Siege of the Acropolis (1821–22)

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Siege of the Acropolis
Part of the Greek War of Independence
Zografos-Makriyannis 10.jpg
"The first battle of Athens", by Panagiotis Zografos
Date 25 April 1821 – 9 June 1822 (O.S.)
Location Athens, Greece
Result Greek victory, surrender of the Acropolis
Greek Revolution flag.svg Greek rebels  Ottoman Empire
Commanders and leaders
Meletios Vasileiou
Dimos Antoniou
Omer Vrioni
Omar Bey of Karystos
600, later increasing to 3,000 Muslim inhabitants of Athens, later Vrioni's army

The Siege of the Acropolis in 1821–1822 involved the siege of the Acropolis of Athens by the Greek rebels, during the early stages of the Greek War of Independence.

Following the outbreak of the Greek uprising against the Ottoman Empire in March 1821, Athens fell into Greek hands on 28 April without a fight. Its garrison and Muslim inhabitants, along with the Greek population's leaders as hostages, retired to the Acropolis, which served as the garrison commander's residence. The initial Greek force, some 600 Athenians led by Meletios Vasileiou, was soon augmented by volunteers from Aegina, Hydra, Cephallonia and Kea to ca. 3,000, and maintained a loose siege of the fortified hill. A handful of Ottoman soldiers managed to break through the siege, and went to Karystos in Euboea to request the aid of the local governor, Omar Bey, and of the general Omer Vrioni. The two Ottoman leaders united their forces and descended on Attica. The Greek rebels scattered before them, and the Ottoman forces entered Athens on 20 July. Vrioni remained in Attica to pursue the Greek forces, while Omar of Karystos returned to his home province. After Vrioni's departure, however, the siege recommenced. In spring 1822, the Greek forces were reinforced with artillery commanded by French Philhellenes, who began a bombardment of the fortress. The Ottoman garrison surrendered on 9 June 1822 (O.S.).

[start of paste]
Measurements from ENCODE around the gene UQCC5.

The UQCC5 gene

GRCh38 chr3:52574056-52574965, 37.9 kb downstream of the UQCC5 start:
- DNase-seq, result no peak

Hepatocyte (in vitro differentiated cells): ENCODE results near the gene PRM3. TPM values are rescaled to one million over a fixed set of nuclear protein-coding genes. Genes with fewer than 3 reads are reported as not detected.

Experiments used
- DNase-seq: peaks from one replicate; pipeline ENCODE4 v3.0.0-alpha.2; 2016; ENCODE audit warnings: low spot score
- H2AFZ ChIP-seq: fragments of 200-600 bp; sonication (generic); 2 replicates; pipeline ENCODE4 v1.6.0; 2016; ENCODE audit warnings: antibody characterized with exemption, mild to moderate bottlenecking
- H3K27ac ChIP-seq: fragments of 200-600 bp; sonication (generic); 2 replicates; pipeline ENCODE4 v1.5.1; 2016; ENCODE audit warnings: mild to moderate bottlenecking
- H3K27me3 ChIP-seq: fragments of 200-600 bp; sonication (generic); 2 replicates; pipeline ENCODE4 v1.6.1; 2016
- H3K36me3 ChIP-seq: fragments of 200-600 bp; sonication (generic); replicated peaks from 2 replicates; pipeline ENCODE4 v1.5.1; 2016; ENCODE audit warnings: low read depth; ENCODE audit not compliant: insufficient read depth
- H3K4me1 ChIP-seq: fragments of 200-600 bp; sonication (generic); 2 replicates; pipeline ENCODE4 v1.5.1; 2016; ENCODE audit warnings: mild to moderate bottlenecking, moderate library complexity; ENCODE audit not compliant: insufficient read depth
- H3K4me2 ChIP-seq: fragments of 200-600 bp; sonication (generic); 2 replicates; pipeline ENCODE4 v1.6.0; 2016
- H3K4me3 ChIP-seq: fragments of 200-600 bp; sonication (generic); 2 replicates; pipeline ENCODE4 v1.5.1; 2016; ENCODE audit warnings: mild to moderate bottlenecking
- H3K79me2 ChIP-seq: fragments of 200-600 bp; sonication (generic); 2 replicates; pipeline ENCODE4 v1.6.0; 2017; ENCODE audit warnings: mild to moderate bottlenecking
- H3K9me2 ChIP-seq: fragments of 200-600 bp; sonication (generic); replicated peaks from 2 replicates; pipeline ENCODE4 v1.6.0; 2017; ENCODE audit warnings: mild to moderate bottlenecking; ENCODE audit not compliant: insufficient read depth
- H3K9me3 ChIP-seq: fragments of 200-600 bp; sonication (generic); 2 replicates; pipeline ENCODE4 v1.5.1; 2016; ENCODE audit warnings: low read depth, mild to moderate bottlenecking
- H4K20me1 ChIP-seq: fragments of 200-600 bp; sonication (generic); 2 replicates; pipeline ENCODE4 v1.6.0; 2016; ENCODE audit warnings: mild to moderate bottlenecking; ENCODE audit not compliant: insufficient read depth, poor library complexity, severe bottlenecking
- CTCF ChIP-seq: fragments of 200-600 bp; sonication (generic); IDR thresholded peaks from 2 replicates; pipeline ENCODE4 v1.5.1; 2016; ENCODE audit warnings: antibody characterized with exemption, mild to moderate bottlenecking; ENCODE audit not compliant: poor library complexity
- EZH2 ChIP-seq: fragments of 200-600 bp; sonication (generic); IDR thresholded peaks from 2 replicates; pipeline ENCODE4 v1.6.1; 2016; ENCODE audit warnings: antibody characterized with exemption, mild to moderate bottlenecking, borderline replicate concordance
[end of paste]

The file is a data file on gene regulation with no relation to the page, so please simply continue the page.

Terms of Surrender[edit]

After nearly a year of being under siege, the Ottoman garrison at the Acropolis fortress surrenedered on June 9, 1822. The terms of surrender were as follows:[1]

  • The Ottoman troops and civilians would be given free passage to Asia Minor on foreign ships not aligned with Greece
  • Allow the Turks who wanted to stay in Athens to do so without significant trouble or harassment

Instances of Violence[edit]

The general Omer Vrioni was known to have a habit of going on 'Greek hunts' to chase and kill Greek civilians. In response to these acts, Greek soldiers stationed in Athens retaliated by killing nearly half of the Ottomans who surrendered following the siege.[1] Various other acts of retribution occurred usually involving the killing of Turkish civilians.


  1. ^ a b David, Brewer (2011). The Greek War of Independence: The Struggle for Freedom and the Birth of Modern Greece, 1st Edition. New York, NY: The Overlook Press. ISBN 1590206916. 

References and Further Reading[edit]

  • David, Brewer (2011). The Greek War of Independence: The Struggle for Freedom and the Birth of Modern Greece, 1st Edition. New York, NY: The Overlook Press. ISBN 1590206916

Coordinates: 38°00′00″N 23°43′00″E / 38.0000°N 23.7167°E / 38.0000; 23.7167